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The “Moneyball” approach to public education

Via Lisa Falkenberg on Facebook, SBOE member Thomas Ratliff uses the philosophy from Moneyball to analyze the accountability system for Texas public schools.

The poster boy for the book

The book says, “One absolutely cannot tell, by watching, the difference between a .300 hitter and a .275 hitter. The difference is one hit every two weeks.”

In Texas public schools, you absolutely cannot tell the difference between an exemplary school district, a recognized district or an acceptable district simply by watching. The difference can be the performance of a small subset of students on one test on one day in the 180-day school year. This is a byproduct of our accountability system.

The book says, “The problem is that baseball statistics are not pure accomplishments of men against other men, which is what we are in the habit of seeing them as. They are accomplishments of men in combination with their circumstances.”

The accountability system doesn’t care about circumstances. It generates a report that shows how students did on a test, period. This is measuring the accomplishments of students against other students. We must change our accountability system to measure student performance in combination with their circumstances. Not all children enter or exit public schools with the same circumstances. We absolutely cannot have the same expectations for all of them, nor should we measure them all in the same manner. There are different definitions of success that involve academics, athletics, career and technology, community service, the arts, and the list goes on and on.

The book says, “I am a mechanic with numbers, tinkering with the records of baseball games to see how the machinery of the baseball offense works. I do not start with the numbers any more than a mechanic starts with a monkey wrench. I start with the game, with the things that I can see and the things people say, and I ask: Is it true?”

Our accountability system is designed to measure career and college readiness. The question is, “Is it true?” Does it predict career and college readiness? I believe it does not. My proof? To my knowledge, there are very few, if any, colleges or universities in the United States that look at TAKS test scores as part of a student’s application. If the accountability system and the state’s standardized test measured college readiness, wouldn’t you think colleges would look at it? Similarly, I’m not aware of a single business in the state of Texas that asks for TAKS test scores as part of the job application process. Again, if the system predicted career readiness, wouldn’t Texas employers use this as a part of evaluating prospective employees? We need an accountability system that takes a broader look at a student’s K-12 education and provides a measurement that will be useful to colleges, universities and employers.

Just for the record, it was the movie Bull Durham that first made the observation about being a .300 hitter. Be that as it may, a couple of points. One, while everyone talks about the statistics when discussing “Moneyball”, the central insight that Billy Beane had wasn’t just that on-base percentage and slugging average correlated better to winning than batting average does, it’s that (at the time, at least) those skills were valued less in the marketplace than batting average was. As a low-budget team, the A’s needed to take advantage of market inefficiencies like that to overcome their financial disadvantage. That’s beyond the scope of Ratliff’s analogy, but as this was the most misunderstood part of the book, it needs to be said.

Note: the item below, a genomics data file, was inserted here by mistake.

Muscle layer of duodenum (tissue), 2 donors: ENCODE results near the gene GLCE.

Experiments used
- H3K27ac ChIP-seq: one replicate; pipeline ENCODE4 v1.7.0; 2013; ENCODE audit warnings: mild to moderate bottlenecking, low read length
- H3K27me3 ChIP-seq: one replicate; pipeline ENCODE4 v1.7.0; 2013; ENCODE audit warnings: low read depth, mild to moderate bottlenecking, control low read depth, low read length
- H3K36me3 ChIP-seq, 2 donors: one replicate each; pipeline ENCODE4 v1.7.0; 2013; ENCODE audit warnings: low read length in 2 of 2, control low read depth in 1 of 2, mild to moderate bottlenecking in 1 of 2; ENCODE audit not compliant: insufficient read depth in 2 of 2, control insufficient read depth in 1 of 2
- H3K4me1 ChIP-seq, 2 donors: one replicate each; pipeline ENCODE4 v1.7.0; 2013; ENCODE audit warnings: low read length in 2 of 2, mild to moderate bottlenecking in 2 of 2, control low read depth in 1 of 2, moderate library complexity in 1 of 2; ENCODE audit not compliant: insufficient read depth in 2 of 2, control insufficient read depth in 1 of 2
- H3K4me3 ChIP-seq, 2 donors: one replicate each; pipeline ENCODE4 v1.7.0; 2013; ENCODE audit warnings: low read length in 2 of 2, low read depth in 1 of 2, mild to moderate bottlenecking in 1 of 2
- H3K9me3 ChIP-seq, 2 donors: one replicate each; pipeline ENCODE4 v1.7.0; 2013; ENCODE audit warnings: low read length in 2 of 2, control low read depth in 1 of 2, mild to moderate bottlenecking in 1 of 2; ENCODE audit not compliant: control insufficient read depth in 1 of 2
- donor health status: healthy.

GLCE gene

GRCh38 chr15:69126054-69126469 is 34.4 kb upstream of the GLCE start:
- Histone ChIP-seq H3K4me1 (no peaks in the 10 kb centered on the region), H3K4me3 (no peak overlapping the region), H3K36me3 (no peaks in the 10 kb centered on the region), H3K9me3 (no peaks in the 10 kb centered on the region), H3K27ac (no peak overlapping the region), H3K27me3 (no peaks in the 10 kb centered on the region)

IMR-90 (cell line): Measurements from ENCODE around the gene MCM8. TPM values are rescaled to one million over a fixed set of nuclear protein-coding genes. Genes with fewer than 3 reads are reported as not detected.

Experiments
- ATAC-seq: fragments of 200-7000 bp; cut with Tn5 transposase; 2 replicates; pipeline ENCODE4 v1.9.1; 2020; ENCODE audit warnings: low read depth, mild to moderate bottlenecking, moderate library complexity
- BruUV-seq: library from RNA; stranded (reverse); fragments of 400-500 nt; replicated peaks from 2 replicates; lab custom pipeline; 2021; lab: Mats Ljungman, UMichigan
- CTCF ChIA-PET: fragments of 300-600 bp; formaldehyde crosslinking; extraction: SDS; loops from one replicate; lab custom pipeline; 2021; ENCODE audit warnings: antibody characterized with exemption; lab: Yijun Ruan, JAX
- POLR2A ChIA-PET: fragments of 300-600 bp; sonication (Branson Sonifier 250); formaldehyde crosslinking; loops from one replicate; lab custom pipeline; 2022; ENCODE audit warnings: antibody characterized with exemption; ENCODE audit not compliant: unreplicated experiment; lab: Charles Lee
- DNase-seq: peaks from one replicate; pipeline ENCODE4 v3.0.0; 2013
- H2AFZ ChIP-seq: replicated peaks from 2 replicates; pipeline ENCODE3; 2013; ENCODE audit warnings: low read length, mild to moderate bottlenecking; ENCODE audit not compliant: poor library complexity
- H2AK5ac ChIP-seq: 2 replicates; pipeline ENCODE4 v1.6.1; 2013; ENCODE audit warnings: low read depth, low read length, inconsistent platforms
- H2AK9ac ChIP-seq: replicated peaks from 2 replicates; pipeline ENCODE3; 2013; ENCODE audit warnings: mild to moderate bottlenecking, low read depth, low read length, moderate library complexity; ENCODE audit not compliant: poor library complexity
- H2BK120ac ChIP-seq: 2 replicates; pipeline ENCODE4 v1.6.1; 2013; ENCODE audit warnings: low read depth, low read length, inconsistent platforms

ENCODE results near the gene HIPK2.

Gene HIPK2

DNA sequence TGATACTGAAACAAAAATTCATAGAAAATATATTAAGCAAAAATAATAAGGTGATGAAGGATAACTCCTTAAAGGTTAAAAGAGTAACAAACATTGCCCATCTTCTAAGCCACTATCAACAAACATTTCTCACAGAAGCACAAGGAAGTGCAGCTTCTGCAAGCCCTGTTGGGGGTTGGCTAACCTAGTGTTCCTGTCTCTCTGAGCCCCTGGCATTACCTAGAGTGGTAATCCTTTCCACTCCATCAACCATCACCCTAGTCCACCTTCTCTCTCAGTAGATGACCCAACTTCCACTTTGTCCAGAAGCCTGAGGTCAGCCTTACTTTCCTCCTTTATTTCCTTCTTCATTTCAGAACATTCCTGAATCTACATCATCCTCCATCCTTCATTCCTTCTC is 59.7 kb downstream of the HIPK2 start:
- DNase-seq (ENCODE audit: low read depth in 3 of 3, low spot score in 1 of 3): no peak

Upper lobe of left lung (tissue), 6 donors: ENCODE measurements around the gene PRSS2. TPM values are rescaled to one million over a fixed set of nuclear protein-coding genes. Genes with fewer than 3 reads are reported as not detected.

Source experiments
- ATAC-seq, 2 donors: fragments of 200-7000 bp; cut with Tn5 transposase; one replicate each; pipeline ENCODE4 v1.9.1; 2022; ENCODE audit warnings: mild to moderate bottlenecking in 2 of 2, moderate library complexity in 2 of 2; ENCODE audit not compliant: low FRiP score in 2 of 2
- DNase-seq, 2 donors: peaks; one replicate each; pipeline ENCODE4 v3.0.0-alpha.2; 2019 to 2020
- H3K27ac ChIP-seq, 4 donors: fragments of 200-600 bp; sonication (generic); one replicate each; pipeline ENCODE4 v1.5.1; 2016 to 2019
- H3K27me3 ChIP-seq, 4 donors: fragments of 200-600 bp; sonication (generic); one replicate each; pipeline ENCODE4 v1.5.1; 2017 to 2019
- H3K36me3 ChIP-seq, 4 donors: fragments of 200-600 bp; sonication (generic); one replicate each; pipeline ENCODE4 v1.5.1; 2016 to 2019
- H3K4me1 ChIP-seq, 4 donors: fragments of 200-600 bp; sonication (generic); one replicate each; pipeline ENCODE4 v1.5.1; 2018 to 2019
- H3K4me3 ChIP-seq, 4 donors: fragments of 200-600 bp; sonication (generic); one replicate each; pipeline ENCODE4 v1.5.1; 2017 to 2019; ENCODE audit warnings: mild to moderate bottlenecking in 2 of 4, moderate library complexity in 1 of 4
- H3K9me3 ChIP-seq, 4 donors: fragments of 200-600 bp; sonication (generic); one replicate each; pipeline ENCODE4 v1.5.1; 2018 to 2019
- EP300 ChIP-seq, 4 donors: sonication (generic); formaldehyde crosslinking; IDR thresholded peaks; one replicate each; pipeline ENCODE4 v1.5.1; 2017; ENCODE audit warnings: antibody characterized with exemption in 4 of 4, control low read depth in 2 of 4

Now that I’ve gotten that out of the way, I think Ratliff is on to something here. Is it true that TAKS scores correlate to success in college? More to the point, do TAKS scores correlate better than other available measures to success in college? I don’t know, and it’s not clear to me that anyone else does, or at least that anyone in a position of authority does. This is an easy enough question to answer, if we’re tracking how students ultimately fare in college. Let’s crunch the numbers and see what we get. Maybe TAKS scores are a good metric. Maybe there’s something else, like writing ability or extracurricular participation, that correlates better. Maybe we’ll find that external factors like a family’s income level and prior educational attainment are better predictors than any standardized test we can come up with. We won’t know until we hold our accountability systems accountable.

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3 Comments

  1. Murf says:

    Just as a foil, I offer this link to St. Louis Cardinals outgoing manager Tony La Russa’s review of the movie Moneyball. His main point is that the truth is only half there – that a careful use of the data helped highlight positive opportunities, but that an equal dose of natural talent and old fashioned baseball know-how was also at play. Translated, a child’s life “circumstance” matters. Here’s the link…

    http://www.nytimes.com/2011/10/28/sports/baseball/la-russa-disagrees-with-emphasis-of-moneyball.html

  2. blank says:

    Allegedly, SAT scores are supposed to be predictive of how a student will perform in his/her first year of college, but I have serious doubts about this. I would be surprised if the R squared on that was more than 0.3. I’ve been told, by one of the people who built it, that Georgia Tech uses a “really accurate” predictive model for how a high school student will perform in college. I can tell you that my department’s admissions does not use a specific model and just looks at several numbers in the application. Our department admissions is about graduate students though, so I’m pretty sure TAKS results are not included.